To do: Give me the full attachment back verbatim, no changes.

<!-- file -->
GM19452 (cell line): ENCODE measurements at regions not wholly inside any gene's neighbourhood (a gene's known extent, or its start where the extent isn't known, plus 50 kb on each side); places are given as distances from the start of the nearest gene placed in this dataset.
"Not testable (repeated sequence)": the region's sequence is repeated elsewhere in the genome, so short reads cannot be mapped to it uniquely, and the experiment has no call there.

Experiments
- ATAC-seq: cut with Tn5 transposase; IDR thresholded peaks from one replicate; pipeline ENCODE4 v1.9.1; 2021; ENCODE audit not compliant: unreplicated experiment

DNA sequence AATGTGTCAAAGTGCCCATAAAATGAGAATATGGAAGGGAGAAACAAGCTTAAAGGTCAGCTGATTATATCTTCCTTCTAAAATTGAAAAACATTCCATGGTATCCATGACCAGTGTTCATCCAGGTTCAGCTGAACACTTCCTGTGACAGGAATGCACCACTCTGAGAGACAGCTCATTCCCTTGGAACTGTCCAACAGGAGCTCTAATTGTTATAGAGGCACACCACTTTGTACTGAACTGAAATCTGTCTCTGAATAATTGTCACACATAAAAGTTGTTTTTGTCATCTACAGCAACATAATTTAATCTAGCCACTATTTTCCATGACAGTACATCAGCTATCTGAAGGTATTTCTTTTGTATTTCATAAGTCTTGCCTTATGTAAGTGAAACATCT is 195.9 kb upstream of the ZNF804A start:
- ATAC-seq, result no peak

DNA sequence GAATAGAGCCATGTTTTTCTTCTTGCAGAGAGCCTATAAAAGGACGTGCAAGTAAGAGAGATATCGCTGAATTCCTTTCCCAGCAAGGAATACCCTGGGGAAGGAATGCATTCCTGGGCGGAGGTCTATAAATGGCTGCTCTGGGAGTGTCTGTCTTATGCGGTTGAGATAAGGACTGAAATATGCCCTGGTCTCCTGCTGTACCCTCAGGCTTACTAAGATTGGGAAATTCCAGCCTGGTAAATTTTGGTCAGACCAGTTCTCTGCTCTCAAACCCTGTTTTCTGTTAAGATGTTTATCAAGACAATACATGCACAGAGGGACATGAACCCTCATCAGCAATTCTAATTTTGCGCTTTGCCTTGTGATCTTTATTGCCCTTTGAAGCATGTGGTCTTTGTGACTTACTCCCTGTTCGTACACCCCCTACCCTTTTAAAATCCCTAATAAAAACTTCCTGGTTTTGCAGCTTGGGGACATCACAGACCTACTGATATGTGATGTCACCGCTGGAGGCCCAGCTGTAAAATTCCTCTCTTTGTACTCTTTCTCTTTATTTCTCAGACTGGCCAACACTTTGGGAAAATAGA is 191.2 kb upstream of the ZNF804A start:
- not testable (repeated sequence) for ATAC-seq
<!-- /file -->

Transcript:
GM19452 (cell line): ENCODE measurements at regions not wholly inside any gene's neighbourhood (a gene's known extent, or its start where the extent isn't known, plus 50 kb on each side); places are given as distances from the start of the nearest gene placed in this dataset.
"Not testable (repeated sequence)": the region's sequence is repeated elsewhere in the genome, so short reads cannot be mapped to it uniquely, and the experiment has no call there.

Experiments
- ATAC-seq: cut with Tn5 transposase; IDR thresholded peaks from one replicate; pipeline ENCODE4 v1.9.1; 2021; ENCODE audit not compliant: unreplicated experiment

DNA sequence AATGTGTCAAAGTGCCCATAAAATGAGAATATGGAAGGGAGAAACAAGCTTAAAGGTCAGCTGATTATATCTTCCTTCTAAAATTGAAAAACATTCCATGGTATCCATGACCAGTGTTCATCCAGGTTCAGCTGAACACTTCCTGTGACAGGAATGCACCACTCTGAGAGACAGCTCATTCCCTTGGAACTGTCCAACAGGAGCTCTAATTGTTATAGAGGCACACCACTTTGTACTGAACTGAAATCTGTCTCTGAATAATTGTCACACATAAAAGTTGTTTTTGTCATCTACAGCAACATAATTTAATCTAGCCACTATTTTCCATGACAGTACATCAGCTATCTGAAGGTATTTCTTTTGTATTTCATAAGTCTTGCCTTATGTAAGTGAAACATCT is 195.9 kb upstream of the ZNF804A start:
- ATAC-seq, result no peak

DNA sequence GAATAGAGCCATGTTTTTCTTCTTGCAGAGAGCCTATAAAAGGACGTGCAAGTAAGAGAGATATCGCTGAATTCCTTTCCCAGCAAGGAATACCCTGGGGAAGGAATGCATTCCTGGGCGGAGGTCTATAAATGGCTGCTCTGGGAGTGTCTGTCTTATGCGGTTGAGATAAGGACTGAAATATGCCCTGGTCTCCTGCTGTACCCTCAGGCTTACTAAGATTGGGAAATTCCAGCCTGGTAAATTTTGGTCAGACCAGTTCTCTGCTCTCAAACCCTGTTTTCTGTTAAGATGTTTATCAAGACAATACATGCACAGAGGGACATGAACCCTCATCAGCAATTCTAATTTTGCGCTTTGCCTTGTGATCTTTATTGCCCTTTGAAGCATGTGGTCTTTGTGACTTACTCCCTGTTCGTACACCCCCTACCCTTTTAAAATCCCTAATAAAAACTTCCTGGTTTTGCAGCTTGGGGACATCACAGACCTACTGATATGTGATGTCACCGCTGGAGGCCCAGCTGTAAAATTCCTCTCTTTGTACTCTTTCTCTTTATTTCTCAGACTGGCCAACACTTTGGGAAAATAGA is 191.2 kb upstream of the ZNF804A start:
- not testable (repeated sequence) for ATAC-seq